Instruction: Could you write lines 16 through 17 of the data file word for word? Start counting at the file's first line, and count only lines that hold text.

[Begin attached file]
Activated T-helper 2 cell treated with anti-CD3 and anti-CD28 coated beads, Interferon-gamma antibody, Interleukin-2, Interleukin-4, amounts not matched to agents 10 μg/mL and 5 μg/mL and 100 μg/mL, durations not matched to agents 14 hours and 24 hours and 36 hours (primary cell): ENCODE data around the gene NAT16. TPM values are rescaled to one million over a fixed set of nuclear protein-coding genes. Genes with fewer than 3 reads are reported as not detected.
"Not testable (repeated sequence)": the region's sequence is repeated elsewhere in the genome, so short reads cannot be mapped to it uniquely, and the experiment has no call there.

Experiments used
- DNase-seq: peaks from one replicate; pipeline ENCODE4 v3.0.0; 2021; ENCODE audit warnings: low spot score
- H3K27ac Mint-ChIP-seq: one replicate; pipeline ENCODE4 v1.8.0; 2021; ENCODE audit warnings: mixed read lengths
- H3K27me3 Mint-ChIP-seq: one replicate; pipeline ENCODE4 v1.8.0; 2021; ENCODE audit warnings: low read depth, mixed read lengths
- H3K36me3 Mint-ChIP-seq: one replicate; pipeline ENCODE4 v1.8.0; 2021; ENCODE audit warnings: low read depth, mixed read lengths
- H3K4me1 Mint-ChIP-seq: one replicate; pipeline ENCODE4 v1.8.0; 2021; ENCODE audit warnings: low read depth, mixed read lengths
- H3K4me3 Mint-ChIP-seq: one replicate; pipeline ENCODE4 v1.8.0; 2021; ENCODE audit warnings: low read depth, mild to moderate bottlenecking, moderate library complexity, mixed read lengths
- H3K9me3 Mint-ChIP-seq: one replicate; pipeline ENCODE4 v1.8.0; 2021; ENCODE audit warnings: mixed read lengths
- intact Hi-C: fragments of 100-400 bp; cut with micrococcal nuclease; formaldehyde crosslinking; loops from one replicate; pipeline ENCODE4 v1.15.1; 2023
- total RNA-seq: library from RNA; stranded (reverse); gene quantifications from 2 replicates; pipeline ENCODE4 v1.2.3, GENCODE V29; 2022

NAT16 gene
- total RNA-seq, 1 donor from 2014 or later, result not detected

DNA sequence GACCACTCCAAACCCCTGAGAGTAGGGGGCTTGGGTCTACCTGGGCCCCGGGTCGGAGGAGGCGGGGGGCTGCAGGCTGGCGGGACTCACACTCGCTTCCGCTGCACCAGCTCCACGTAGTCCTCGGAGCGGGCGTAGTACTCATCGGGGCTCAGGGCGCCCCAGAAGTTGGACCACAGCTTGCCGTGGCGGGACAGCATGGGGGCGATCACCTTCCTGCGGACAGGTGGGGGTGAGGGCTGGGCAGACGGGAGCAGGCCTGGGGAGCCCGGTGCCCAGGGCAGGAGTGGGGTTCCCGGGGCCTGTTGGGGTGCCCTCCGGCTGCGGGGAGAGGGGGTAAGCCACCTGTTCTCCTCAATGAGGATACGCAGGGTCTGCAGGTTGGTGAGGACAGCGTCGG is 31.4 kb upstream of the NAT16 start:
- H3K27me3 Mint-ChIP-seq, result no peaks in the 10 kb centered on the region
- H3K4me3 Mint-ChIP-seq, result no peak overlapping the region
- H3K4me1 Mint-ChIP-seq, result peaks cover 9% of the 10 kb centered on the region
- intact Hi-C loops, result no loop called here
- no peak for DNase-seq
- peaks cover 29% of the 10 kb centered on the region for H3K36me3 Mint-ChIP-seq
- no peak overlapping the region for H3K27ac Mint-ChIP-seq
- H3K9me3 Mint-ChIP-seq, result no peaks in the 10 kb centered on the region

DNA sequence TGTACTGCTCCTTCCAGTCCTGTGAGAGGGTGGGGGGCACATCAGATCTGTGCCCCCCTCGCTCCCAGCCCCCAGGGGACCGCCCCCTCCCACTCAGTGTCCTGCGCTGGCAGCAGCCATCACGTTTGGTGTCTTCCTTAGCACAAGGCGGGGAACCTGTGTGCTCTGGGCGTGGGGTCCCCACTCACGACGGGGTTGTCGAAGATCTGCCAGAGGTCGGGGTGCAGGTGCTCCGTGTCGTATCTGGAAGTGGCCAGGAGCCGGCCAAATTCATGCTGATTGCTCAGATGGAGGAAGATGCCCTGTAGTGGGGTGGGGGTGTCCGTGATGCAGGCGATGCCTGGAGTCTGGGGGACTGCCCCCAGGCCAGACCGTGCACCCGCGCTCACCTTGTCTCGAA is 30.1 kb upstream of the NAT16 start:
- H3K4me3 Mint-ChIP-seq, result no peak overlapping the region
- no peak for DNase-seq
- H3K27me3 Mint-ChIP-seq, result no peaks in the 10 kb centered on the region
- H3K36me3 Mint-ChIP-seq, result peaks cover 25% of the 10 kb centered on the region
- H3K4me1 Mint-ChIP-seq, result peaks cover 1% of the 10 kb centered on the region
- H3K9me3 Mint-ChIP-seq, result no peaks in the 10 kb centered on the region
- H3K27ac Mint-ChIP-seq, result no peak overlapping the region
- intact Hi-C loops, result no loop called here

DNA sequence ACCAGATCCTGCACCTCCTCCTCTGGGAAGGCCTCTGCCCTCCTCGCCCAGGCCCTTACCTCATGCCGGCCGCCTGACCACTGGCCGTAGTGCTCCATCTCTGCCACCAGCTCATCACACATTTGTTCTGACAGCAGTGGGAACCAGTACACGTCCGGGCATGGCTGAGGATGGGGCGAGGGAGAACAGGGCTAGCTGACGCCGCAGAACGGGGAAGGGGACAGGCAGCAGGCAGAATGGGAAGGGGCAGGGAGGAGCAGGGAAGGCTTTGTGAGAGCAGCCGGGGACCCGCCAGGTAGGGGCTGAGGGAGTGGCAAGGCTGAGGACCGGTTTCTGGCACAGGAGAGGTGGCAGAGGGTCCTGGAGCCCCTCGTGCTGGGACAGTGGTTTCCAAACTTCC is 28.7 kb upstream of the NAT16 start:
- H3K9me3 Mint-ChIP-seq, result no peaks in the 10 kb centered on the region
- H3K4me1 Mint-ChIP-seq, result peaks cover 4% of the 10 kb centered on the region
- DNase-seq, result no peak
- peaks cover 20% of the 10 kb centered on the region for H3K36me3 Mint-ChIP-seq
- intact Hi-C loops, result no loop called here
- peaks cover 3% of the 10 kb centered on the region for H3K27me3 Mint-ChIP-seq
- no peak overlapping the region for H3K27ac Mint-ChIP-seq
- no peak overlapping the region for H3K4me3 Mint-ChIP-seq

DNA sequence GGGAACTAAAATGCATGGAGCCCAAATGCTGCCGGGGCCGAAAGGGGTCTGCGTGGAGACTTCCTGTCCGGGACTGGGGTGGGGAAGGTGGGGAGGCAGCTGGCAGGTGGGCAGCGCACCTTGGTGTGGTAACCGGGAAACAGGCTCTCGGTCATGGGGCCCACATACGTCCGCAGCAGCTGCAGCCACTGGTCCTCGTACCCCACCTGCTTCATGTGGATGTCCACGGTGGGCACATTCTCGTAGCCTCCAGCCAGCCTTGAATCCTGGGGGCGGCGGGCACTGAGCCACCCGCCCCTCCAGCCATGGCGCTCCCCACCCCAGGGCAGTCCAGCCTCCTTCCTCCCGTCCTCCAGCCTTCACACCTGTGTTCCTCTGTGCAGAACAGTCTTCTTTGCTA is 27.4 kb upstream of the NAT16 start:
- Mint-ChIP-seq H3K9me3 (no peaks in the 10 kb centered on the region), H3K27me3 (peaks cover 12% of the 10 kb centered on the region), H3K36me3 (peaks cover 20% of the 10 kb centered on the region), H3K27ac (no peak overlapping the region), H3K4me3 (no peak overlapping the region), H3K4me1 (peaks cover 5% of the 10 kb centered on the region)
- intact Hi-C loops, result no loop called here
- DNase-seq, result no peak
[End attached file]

- H3K27me3 Mint-ChIP-seq, result no peaks in the 10 kb centered on the region
- H3K4me3 Mint-ChIP-seq, result no peak overlapping the region